Attrition: Keeping the Commandoes In Uniform

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January 6, 2006: The U.S. Army Special Forces, seeing hundreds of their highly trained personnel quitting, or retiring, to take high paying security jobs, has reversed the exodus with a program of bonuses, and a lot of pleading by commanders to stick around. There were several different types of Special Forces troops the army was trying to keep. There were the guys just about to hit twenty years service, and thus eligible for retirement. This is when a lot of soldiers get out, still young enough to start a second career. These days, that can mean more money than you ever made in uniform, plus your military pension (half pay). The army now offers up to $150,000 for those who will re-enlist instead of retiring, and 51 percent of those eligible are staying in. This is very important, because Special Forces at that stage of their careers are very, very good at what they do.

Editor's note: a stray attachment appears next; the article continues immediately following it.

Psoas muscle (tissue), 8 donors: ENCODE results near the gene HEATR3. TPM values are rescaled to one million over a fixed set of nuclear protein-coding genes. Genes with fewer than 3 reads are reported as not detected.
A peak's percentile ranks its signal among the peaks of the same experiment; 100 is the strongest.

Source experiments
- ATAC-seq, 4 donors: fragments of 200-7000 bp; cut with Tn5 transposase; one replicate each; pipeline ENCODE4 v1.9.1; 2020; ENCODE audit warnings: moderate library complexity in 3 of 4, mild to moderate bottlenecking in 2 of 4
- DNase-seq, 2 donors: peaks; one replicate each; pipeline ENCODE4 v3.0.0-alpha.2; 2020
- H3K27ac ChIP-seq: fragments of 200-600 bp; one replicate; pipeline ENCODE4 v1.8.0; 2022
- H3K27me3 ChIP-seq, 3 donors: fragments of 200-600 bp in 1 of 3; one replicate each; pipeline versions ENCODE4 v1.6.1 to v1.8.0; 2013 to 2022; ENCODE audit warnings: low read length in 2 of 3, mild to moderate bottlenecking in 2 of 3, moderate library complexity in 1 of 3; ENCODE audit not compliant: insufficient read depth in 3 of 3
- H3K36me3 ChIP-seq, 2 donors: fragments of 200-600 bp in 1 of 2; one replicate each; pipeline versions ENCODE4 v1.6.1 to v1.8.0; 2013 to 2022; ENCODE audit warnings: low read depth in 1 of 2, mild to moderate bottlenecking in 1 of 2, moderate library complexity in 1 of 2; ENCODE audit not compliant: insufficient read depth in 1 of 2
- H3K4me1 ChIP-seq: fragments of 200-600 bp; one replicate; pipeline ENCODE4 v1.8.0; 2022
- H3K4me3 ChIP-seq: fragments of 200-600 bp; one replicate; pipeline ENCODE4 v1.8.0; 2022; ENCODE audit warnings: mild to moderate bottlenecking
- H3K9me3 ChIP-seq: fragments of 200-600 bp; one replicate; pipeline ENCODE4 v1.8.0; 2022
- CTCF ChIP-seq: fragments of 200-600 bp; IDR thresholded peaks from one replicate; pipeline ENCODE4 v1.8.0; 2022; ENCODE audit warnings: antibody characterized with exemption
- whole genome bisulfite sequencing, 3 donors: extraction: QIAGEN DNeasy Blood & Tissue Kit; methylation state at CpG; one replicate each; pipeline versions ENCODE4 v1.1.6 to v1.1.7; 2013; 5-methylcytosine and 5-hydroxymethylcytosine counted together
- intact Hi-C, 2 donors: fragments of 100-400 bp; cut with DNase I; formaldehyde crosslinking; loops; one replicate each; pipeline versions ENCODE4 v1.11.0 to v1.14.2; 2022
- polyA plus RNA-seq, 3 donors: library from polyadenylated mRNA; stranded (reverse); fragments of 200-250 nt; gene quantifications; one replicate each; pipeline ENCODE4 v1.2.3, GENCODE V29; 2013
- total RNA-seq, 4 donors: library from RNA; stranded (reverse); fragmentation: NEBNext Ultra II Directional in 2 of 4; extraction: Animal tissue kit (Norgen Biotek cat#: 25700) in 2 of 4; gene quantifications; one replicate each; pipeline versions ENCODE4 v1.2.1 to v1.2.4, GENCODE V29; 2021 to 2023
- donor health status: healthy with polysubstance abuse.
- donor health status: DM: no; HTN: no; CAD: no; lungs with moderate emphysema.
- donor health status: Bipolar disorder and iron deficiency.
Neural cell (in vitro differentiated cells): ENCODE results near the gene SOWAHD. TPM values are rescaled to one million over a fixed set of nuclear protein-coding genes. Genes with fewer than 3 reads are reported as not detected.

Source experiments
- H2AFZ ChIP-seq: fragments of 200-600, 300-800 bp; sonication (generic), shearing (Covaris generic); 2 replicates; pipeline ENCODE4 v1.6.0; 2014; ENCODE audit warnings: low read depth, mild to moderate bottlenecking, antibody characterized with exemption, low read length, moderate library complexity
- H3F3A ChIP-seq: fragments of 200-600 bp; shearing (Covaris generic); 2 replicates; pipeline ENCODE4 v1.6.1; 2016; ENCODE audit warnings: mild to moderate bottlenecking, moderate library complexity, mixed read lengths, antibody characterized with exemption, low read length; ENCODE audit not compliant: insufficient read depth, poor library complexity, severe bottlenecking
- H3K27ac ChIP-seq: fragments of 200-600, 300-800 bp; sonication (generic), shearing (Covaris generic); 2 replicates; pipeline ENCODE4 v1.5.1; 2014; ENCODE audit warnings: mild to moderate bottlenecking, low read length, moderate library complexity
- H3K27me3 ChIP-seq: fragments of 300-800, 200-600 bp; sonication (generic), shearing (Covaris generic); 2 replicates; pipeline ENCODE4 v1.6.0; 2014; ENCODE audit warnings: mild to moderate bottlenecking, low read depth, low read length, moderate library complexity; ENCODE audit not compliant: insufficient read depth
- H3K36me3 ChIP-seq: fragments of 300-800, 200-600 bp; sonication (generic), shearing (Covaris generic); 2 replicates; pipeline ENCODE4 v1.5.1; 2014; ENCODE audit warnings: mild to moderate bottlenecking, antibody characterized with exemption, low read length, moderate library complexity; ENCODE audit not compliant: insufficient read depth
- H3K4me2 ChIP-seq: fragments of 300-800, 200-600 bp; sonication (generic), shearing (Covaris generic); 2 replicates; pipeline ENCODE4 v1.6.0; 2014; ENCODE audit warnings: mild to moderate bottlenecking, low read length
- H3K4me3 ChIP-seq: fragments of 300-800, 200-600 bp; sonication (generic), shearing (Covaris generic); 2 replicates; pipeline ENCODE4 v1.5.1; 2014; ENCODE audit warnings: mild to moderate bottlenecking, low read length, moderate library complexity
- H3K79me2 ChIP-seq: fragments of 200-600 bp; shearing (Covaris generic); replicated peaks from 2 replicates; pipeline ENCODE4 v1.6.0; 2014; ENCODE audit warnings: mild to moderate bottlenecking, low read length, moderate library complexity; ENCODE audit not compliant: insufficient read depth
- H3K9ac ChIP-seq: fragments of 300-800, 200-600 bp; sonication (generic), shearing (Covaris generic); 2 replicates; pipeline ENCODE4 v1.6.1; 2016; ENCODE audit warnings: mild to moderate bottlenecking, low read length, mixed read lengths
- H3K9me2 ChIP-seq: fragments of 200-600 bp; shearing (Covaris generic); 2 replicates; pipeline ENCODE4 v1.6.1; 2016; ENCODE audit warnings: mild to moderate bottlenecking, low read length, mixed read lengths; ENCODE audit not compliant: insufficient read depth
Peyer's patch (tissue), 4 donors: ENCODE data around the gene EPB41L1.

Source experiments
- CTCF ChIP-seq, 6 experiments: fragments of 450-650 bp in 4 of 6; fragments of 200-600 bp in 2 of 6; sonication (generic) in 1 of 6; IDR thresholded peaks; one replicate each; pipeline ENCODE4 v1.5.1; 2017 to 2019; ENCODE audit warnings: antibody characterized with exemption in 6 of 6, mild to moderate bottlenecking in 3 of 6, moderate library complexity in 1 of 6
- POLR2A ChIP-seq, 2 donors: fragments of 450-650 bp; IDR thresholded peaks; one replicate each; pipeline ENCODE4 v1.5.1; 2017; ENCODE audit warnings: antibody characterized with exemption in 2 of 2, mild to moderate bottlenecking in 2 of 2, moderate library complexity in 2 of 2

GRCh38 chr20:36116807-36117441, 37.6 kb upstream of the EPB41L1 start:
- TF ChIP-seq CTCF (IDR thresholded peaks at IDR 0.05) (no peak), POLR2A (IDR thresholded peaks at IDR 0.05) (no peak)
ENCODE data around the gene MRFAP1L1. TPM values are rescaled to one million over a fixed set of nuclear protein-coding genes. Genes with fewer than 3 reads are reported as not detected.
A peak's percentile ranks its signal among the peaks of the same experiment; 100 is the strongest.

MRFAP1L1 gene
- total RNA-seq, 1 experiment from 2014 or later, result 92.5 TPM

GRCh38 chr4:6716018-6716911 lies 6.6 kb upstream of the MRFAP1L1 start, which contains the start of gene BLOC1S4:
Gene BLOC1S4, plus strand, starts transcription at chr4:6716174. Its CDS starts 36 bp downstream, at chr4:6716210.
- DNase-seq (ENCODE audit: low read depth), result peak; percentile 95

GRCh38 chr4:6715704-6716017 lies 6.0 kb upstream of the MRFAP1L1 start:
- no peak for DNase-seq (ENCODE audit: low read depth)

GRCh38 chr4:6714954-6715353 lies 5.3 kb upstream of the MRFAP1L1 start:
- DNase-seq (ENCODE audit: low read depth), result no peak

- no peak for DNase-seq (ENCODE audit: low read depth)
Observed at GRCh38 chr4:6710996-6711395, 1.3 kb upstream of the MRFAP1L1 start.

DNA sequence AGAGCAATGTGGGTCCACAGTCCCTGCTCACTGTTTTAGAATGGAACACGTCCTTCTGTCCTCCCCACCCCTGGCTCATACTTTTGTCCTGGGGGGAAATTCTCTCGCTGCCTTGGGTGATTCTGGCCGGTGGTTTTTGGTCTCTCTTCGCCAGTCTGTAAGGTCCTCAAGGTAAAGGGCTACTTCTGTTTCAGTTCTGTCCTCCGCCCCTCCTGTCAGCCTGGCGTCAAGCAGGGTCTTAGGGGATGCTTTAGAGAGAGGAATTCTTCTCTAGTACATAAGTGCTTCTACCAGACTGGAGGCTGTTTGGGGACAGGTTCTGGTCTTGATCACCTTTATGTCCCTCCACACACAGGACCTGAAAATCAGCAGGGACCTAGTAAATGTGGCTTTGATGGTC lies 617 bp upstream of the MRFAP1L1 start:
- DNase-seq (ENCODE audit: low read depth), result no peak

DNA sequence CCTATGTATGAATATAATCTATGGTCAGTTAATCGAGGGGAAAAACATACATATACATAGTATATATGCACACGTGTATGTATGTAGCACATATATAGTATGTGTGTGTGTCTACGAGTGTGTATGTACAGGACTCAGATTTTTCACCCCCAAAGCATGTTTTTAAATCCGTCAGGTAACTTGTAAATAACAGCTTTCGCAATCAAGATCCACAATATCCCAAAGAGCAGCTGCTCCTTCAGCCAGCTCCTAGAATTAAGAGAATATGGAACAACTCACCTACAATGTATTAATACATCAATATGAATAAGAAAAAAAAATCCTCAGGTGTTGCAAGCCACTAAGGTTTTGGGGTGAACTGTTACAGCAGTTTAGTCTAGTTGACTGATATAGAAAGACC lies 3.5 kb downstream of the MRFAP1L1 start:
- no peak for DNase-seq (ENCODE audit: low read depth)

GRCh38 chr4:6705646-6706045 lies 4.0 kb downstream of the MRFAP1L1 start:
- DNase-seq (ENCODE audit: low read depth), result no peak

For those already in over 25 years, extra pay of $750 a month is given if they stay in. Some 68 percent of this group have remained in service as a result. The Department of Defense has provided $168 million for the first three of these bonuses, and in the first year of operation (just completed), 45 percent has been paid out. Navy and air force commandoes are also eligible for these payments, but over 80 percent of the operators are from the army.

 


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